Weakly Reachable

... until the collector arrives ...

This "blog" is really just a scratchpad of mine. There is not much of general interest here. Most of the content is scribbled down "live" as I discover things I want to remember. I rarely go back to correct mistakes in older entries. You have been warned :)


LOOKUP vs. Aspose Cells for Java

Consider the following Excel formula:

=LOOKUP(2, {"a",1,2,3}, {"x","one","two","three"})

In Excel 2013, this returns "two". In Aspose Cells for Java 8.3.2, it returns "N/A".

The Excel documentation is wishy-washy on what the correct result should be:

Important: The values in array must be placed in ascending order: ..., -2, -1, 0, 1, 2, ..., A-Z, FALSE, TRUE; otherwise, LOOKUP might not return the correct value. Uppercase and lowercase text are equivalent.

This tells us that it is inadvisable for our look-up table to have "a" before the numeric values 1, 2, 3. The Cells result is probably superior to Excel's, but unfortunately it can mean that a user's spreadsheet can produce different results.

This is obviously a corner case, and a spreadsheet that depends upon a well-defined result in such circumstances is asking for trouble. I reported this to Aspose not so much for a fix, but rather to potentially save another user from a long debugging session.


OSGI Configuration Area Considered Harmful

Our Eclipse RCP application has a test suite that is itself packaged up as an RCP application. One of the unit tests started failing, complaining that the expected hash code for the contents of a certain file is not as expected. The file had indeed been changed, and the test had been updated accordingly. Yet the test failure reported that the hash was the old one instead of the new one. We double-, triple-, quadruple-checked and verified that the correct file was on disk. And the hash code in the unit test matched the new file.

To add suspense, the test would only fail on one machine, the build server of course. The test passed on every other machine we tried, whether we ran it in the IDE or in a full headless build.

After much head-scratching to no avail, we finally went low tech and modified the code running on the build server to print out the path of the file in question. We were surprised, but not surprised, to find that the file being used by the test was not anywhere in the source tree, nor in the temporary build area. Rather, it was in the OSGI Configuration area.

Apparently, OSGI copies certain resources from their host plug-ins into the configuration area. Our code had asked for a file path (not URL) to the resource, so that behaviour is fair enough. What is confusing is that OSGI never refreshed that file even when the source resource had changed. Some of the resources had been refreshed, but not that one. I suppose that is what "eclipse -clean" is all about?

In hindsight, this is not the first such weird behaviour that I have seen with respect to the configuration area. I can recall instances when new perspective layouts, or even simple UI part labels, would not reflect their current values until the configuration area was cleared.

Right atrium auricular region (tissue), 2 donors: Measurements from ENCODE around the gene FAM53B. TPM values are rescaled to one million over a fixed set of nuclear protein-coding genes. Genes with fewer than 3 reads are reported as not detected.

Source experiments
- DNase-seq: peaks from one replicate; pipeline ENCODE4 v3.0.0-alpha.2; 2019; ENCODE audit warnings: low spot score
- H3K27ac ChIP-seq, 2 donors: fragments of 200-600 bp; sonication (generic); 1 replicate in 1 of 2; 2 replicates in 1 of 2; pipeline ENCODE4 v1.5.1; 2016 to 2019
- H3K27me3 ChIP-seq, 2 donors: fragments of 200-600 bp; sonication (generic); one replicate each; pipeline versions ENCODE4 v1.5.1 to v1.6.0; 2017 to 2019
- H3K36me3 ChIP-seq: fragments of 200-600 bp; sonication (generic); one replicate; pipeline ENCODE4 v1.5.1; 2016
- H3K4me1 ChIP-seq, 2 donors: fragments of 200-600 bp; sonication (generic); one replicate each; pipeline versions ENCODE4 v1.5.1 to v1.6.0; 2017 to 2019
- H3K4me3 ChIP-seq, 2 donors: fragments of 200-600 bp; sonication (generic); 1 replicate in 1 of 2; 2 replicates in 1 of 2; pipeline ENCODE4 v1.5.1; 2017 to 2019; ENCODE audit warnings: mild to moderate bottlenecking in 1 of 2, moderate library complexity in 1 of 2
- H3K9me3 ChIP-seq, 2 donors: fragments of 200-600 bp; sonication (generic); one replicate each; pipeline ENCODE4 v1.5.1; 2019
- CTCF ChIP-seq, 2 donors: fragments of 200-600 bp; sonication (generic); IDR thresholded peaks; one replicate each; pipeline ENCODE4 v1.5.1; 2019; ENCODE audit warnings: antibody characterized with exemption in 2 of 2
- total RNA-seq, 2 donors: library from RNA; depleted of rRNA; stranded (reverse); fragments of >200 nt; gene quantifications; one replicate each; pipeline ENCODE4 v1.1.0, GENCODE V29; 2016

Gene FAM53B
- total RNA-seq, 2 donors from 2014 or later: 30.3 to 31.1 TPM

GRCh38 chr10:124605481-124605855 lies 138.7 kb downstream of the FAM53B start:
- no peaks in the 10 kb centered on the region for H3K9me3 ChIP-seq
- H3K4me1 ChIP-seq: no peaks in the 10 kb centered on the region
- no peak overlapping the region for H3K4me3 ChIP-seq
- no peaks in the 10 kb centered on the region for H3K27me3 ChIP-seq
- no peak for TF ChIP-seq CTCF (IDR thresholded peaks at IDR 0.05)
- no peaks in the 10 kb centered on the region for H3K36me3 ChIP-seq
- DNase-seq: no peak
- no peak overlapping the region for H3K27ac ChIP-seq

In case anyone was wondering, it is failures like this that drove us to package the test suite as an RCP application in the first place. Running the tests in the OSGI environment can bring forth obscure (and irritating) behaviours such as this.

Moral: if an OSGI app is behaving in a manner that defies explanation, see if the behaviour persists after clearing the configuration area.


SQL Character Collation

The following SQL Server query will generate a list of characters for the first 65,536 code points in collation order. For illustration purposes, a WHERE clause has been added to show only those code points that lie within the printable ASCII range:

  n AS (
    SELECT 0 AS n
    UNION ALL SELECT n + 1 FROM n  WHERE n < 65536
, c AS (
    SELECT n AS codePoint, NCHAR(n) AS char FROM n
, coll AS (
    SELECT *, ROW_NUMBER() OVER (ORDER BY char, codePoint) AS seq FROM c
FROM coll
WHERE codePoint BETWEEN 32 AND 126


Passing integer lists to SQL Server, Redux

Newer versions of SQL Server support array-valued query parameters, but not all database drivers support them (e.g. jTDS or, at time of writing, the Microsoft JDBC driver). It is a widely known pattern to pass lists of integers in a CSV string, and then to use a TSQL function to parse that string. This method is also known to be quite slow for large lists. Here is a TSQL function alternative that uses a binary representation of the integers, and runs about an order of magnitude faster than the CSV approach:

CREATE FUNCTION dbo.fnBinaryToIntTable(@idList VARBINARY(MAX))
WITH indices AS (SELECT 0 AS i UNION ALL SELECT i + 1 FROM indices)
SELECT TOP (LEN(@idList) / 4)
  i + 1 AS idx
, CAST(SUBSTRING(@idList, i*4 + 1, 4) AS int) AS n
FROM indices


SELECT * FROM dbo.fnBinaryToIntTable(CAST(134 AS BINARY(4)) + CAST(463 AS BINARY(4)))

Unfortunately, this function requires the calling query to specify OPTION(MAXRECURSION 0) for lists with more than 100 elements. This is a significant source of error as it not an obvious calling requirement. It is possible to bake the option into the query by using an intermediate table variable:

CREATE FUNCTION dbo.fnBinaryToIntTable(@idList VARBINARY(MAX))
RETURNS @result TABLE(idx INT, n INT)
  WITH indices AS (SELECT 0 AS i UNION ALL SELECT i + 1 FROM indices)
  INSERT INTO @result
  SELECT TOP (LEN(@idList) / 4)
    i + 1 AS idx
  , CAST(SUBSTRING(@idList, i*4 + 1, 4) AS int) AS n
  FROM indices

... but this performs only 2-3x better than the CSV solution. Trade-offs, trade-offs.

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